146 Metlars Lane, Piscataway, NJ 08854 | T: (732) 562-1990 | F: (732) 562-1399 | email@example.com
Most people first consult with their parish priest or deacon for help obtaining the necessary documents and filling out the forms. Alternatively, you may submit the necessary Instructions & Forms.
The following information must be submitted to the Tribunal:
A member of the Tribunal staff will be assigned to assist you once the application is processed.
Church law and basic human justice require the Tribunal to notify the former spouse, who must be given an opportunity to present a history of the marriage and introduce witnesses. The Tribunal must have an accurate address of the former spouse. An address of a family member through whom the former spouse may be contacted may be helpful. The Tribunal does not require former spouses to have any contact with each other. The former spouse may choose not to participate in the process. Although the participation of the former spouse is usually helpful to the tribunal in providing a different view of the marriage, his/her nonparticipation does not prevent the case from progressing.
Church law requires witnesses to aid the Tribunal in a deeper understanding of the parties, the marriage and the reasons for its failure. Witnesses may be relatives, friends and acquaintances. They will be asked to submit written statements to the Tribunal.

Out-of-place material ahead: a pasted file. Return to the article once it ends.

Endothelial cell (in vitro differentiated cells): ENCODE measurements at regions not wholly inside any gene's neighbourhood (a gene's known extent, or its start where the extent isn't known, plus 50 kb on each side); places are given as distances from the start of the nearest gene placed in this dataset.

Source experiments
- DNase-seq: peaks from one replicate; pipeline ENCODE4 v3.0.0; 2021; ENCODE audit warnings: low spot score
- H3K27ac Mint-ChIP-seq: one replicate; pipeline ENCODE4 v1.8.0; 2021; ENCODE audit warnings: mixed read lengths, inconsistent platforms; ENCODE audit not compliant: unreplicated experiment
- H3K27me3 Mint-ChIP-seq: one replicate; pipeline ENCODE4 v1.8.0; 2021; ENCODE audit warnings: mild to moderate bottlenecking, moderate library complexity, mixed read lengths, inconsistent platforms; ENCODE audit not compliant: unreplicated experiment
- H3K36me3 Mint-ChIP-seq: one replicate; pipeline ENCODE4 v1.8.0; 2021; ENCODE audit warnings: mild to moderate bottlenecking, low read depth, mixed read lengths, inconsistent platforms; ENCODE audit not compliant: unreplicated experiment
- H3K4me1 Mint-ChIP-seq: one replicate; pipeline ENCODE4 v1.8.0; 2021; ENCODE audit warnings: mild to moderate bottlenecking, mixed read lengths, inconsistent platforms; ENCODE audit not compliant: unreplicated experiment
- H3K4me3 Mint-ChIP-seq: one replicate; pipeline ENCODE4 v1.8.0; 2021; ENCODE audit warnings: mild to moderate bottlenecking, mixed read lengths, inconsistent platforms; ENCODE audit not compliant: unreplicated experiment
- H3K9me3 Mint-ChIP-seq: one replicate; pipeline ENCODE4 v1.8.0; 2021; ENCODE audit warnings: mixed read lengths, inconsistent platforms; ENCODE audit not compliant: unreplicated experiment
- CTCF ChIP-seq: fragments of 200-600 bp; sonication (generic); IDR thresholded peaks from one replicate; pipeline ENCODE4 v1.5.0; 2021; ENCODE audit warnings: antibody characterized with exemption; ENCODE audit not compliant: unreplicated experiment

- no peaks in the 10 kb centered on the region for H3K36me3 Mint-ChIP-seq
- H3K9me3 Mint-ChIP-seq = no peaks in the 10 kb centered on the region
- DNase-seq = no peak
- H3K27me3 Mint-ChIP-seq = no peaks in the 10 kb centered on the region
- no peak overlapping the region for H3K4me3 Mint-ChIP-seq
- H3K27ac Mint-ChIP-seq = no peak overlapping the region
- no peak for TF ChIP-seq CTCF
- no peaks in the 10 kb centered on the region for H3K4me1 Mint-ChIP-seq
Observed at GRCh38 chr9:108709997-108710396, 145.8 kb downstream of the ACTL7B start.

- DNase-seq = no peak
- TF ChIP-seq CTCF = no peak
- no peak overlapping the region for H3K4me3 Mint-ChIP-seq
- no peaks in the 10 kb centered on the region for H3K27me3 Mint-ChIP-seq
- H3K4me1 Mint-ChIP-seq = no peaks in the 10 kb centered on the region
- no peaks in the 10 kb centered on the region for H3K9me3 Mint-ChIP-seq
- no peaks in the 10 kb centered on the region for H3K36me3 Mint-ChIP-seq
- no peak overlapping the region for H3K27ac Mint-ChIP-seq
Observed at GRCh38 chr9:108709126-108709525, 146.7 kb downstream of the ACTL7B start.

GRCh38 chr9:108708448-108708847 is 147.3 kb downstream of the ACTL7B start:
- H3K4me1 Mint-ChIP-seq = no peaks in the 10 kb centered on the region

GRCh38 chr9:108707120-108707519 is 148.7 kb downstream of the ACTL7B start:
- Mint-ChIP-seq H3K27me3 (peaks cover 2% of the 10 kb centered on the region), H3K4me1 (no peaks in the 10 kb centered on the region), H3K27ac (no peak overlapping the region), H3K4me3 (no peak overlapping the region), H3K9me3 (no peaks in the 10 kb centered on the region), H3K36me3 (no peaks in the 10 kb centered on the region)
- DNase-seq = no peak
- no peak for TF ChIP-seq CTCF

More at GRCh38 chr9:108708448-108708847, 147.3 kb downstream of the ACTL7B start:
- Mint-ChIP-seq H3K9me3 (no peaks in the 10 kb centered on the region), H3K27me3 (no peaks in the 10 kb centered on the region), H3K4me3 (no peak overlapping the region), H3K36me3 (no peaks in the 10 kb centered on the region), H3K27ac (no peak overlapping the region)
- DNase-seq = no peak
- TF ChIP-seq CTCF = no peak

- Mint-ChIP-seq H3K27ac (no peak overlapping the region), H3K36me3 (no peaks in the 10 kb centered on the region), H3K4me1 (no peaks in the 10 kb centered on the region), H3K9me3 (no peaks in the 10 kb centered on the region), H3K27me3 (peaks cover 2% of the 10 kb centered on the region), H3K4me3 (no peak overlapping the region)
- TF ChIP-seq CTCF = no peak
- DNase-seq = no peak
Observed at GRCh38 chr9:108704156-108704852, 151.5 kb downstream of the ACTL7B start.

The Tribunal staff strives to resolve cases with the utmost efficiency, however it is not possible to predict the time it will take to complete a case because of a number of variable factors, including the number of cases to be examined and the complexity of a given case. No plans for future marriage in the Church should be made until and if an affirmative decision is communicated by the Tribunal.
The process of determining the validity of marriage is very involved and requires full-time staff dedicated only to this process, as well as priests and laity trained in canon law, office space and equipment, all of which is costly. The Diocese of Metuchen assumes most of these costs, with the petitioner responsible for only a small portion. We ask the petitioner to make a $650 contubition, paid in installments, toward the costs of examining his/her case. A petitioner with financial difficulties may establish a feasible payment plan and should not be discouraged from introducing a case.
Divorced Catholics who have not remarried may receive communion and the other sacraments. Divorced Catholics who have remarried without obtaining an annulment are not excommunicated from the Church and are welcome to attend Mass and participate in their parish activities.